“I am a lawyer by profession and follow ethics passed down by law,” she pointed out, saying that as lawyers they were subject to discipline in the Legal Practitioners’ Act.  She challenged anyone with evidence in the case of her son and the other ministers’ children to come forward.  When there is a case where she has an interest, she discloses her interest and stands aside from the matter.
“If you have interest in a matter and the court has put a complaint in writing, you can proceed with private investigations,” she stated, warning people to stop tarnishing others’ image with spurious and unfounded speculation.
“They should follow my trail – they will never see any link to Pendukeni,” she said, adding that her appointment as PG was not a unilateral decision taken by Iivula-Ithana, but by five members of the judiciary service commission which included the Chief Justice, Judge of the High Court, a lawyer from the Namibia Law Association, the Prosecutor General and Dave Smuts.  She added that there were many candidates for the position of PG.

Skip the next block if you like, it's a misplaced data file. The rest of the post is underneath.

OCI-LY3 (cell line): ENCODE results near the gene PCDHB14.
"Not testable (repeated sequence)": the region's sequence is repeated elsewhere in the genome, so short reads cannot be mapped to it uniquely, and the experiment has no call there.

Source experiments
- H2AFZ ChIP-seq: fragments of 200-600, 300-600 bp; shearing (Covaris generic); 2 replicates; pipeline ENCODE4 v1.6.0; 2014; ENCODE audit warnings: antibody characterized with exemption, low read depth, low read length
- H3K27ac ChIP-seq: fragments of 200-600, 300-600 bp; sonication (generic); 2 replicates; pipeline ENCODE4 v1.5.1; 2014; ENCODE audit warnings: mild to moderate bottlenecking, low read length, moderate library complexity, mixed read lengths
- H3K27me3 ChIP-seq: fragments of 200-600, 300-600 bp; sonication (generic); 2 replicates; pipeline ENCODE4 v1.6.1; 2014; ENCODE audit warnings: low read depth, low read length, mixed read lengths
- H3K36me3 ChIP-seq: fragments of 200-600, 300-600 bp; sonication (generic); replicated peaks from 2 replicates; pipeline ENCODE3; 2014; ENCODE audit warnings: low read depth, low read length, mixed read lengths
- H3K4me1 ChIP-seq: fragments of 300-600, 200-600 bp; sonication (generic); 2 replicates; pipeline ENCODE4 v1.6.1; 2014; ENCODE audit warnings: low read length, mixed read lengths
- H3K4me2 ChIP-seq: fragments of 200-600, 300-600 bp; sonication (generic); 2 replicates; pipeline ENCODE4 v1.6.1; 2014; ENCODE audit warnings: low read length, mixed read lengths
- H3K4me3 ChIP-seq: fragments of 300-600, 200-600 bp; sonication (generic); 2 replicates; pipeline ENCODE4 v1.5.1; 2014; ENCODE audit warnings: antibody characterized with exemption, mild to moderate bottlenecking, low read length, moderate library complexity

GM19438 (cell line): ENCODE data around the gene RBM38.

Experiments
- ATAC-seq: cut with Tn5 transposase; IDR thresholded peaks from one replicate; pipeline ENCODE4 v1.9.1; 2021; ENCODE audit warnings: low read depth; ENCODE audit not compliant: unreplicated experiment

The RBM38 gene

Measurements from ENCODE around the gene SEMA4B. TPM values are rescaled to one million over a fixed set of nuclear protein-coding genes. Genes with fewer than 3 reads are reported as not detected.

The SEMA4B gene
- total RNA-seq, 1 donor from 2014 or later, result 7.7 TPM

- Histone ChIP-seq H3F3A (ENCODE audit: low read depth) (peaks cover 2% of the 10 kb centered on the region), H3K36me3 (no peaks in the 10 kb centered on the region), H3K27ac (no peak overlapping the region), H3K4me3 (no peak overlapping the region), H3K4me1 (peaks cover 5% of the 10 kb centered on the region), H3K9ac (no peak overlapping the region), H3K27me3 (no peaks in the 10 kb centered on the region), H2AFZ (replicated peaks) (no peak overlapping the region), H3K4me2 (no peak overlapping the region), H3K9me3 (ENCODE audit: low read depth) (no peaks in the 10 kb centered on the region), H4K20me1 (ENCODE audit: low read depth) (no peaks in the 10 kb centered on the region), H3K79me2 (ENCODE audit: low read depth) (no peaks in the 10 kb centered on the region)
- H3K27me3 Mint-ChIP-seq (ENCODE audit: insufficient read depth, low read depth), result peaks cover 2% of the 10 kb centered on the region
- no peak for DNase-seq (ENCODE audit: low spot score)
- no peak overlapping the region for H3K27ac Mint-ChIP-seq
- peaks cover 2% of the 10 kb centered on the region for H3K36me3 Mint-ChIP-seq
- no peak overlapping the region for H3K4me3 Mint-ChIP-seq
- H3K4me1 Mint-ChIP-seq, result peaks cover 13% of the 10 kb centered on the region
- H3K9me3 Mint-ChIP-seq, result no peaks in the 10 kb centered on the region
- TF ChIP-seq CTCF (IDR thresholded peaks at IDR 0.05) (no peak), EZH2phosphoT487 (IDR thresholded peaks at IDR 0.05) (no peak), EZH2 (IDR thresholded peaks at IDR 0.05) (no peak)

“How could Pendukeni alone have appointed me?” asked Imalwa, stating that the name of the successful candidate was then submitted to the President for final approval.
“People should leave me and Pendukeni alone,” she charged.
Iivula-Ithana was equally dismayed on hearing the allegations, saying that she has heard about the allegations before, but it seems that the witch-hunt is actually against her, not Hanse-Himarwa.
“People are trying to connect me to every evil deed in this country.  How influential can I be in this state in which I am?” she asked, saying she does not see a connection between her and Imalwa apart from the exile commonality.  “I have never served in an environment where she is. I only knew her as a competent practicing lawyer from Oshakati,” she said.
Iivula-Ithana said that in fact, Imalwa was recommended by former PG, Paul Heyman when he retired.
Ironically, the former Attorney General stated that she had sympathy for Hanse-Himarwa and has even, referred to her as her political ‘daughter’ in the past.  However, she declined to give details as to what soured their relationship.
“Even her [Hanse-Himarwa] husband used to call me his “political mother-in-law,” said Iivula-Ithana before stopping short of revealing further details.
Approached for comment, Hanse-Himarwa said that she would reserve her comments regarding the witch-hunt allegations, adding that, “she was looking into everything away from public space.”